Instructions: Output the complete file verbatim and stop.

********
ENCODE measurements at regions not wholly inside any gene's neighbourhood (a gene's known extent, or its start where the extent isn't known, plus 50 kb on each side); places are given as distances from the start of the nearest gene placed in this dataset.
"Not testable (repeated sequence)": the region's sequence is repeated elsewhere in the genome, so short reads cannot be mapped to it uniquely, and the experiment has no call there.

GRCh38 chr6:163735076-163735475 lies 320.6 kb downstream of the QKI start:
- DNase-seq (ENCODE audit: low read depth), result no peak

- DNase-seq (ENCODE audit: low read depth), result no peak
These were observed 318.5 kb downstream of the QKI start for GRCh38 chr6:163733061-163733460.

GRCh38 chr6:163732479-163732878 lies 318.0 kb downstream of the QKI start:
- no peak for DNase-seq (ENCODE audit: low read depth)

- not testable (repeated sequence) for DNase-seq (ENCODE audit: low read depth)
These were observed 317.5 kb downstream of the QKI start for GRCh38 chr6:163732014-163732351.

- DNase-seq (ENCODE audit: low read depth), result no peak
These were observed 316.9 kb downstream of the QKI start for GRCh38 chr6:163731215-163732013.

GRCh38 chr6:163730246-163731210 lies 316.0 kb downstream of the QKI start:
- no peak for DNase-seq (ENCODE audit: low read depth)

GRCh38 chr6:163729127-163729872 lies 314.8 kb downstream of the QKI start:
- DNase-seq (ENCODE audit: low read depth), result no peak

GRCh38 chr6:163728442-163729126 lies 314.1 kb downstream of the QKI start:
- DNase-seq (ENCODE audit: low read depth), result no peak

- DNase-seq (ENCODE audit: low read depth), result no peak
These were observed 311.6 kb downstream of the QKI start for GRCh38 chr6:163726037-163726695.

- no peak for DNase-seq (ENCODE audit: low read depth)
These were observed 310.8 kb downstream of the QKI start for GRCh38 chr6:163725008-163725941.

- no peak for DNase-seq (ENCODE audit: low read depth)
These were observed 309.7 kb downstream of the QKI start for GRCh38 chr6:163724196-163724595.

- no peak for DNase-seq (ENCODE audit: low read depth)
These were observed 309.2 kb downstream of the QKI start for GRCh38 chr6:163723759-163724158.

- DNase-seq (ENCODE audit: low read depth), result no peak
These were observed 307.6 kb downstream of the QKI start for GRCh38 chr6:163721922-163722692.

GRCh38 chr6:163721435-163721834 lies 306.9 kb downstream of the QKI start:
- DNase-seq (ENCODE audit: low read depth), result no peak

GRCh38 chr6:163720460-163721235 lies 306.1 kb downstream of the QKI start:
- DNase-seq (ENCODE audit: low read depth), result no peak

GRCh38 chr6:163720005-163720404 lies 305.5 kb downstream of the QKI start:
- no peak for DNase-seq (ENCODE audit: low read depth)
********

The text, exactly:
ENCODE measurements at regions not wholly inside any gene's neighbourhood (a gene's known extent, or its start where the extent isn't known, plus 50 kb on each side); places are given as distances from the start of the nearest gene placed in this dataset.
"Not testable (repeated sequence)": the region's sequence is repeated elsewhere in the genome, so short reads cannot be mapped to it uniquely, and the experiment has no call there.

GRCh38 chr6:163735076-163735475 lies 320.6 kb downstream of the QKI start:
- DNase-seq (ENCODE audit: low read depth), result no peak

- DNase-seq (ENCODE audit: low read depth), result no peak
These were observed 318.5 kb downstream of the QKI start for GRCh38 chr6:163733061-163733460.

GRCh38 chr6:163732479-163732878 lies 318.0 kb downstream of the QKI start:
- no peak for DNase-seq (ENCODE audit: low read depth)

- not testable (repeated sequence) for DNase-seq (ENCODE audit: low read depth)
These were observed 317.5 kb downstream of the QKI start for GRCh38 chr6:163732014-163732351.

- DNase-seq (ENCODE audit: low read depth), result no peak
These were observed 316.9 kb downstream of the QKI start for GRCh38 chr6:163731215-163732013.

GRCh38 chr6:163730246-163731210 lies 316.0 kb downstream of the QKI start:
- no peak for DNase-seq (ENCODE audit: low read depth)

GRCh38 chr6:163729127-163729872 lies 314.8 kb downstream of the QKI start:
- DNase-seq (ENCODE audit: low read depth), result no peak

GRCh38 chr6:163728442-163729126 lies 314.1 kb downstream of the QKI start:
- DNase-seq (ENCODE audit: low read depth), result no peak

- DNase-seq (ENCODE audit: low read depth), result no peak
These were observed 311.6 kb downstream of the QKI start for GRCh38 chr6:163726037-163726695.

- no peak for DNase-seq (ENCODE audit: low read depth)
These were observed 310.8 kb downstream of the QKI start for GRCh38 chr6:163725008-163725941.

- no peak for DNase-seq (ENCODE audit: low read depth)
These were observed 309.7 kb downstream of the QKI start for GRCh38 chr6:163724196-163724595.

- no peak for DNase-seq (ENCODE audit: low read depth)
These were observed 309.2 kb downstream of the QKI start for GRCh38 chr6:163723759-163724158.

- DNase-seq (ENCODE audit: low read depth), result no peak
These were observed 307.6 kb downstream of the QKI start for GRCh38 chr6:163721922-163722692.

GRCh38 chr6:163721435-163721834 lies 306.9 kb downstream of the QKI start:
- DNase-seq (ENCODE audit: low read depth), result no peak

GRCh38 chr6:163720460-163721235 lies 306.1 kb downstream of the QKI start:
- DNase-seq (ENCODE audit: low read depth), result no peak

GRCh38 chr6:163720005-163720404 lies 305.5 kb downstream of the QKI start:
- no peak for DNase-seq (ENCODE audit: low read depth)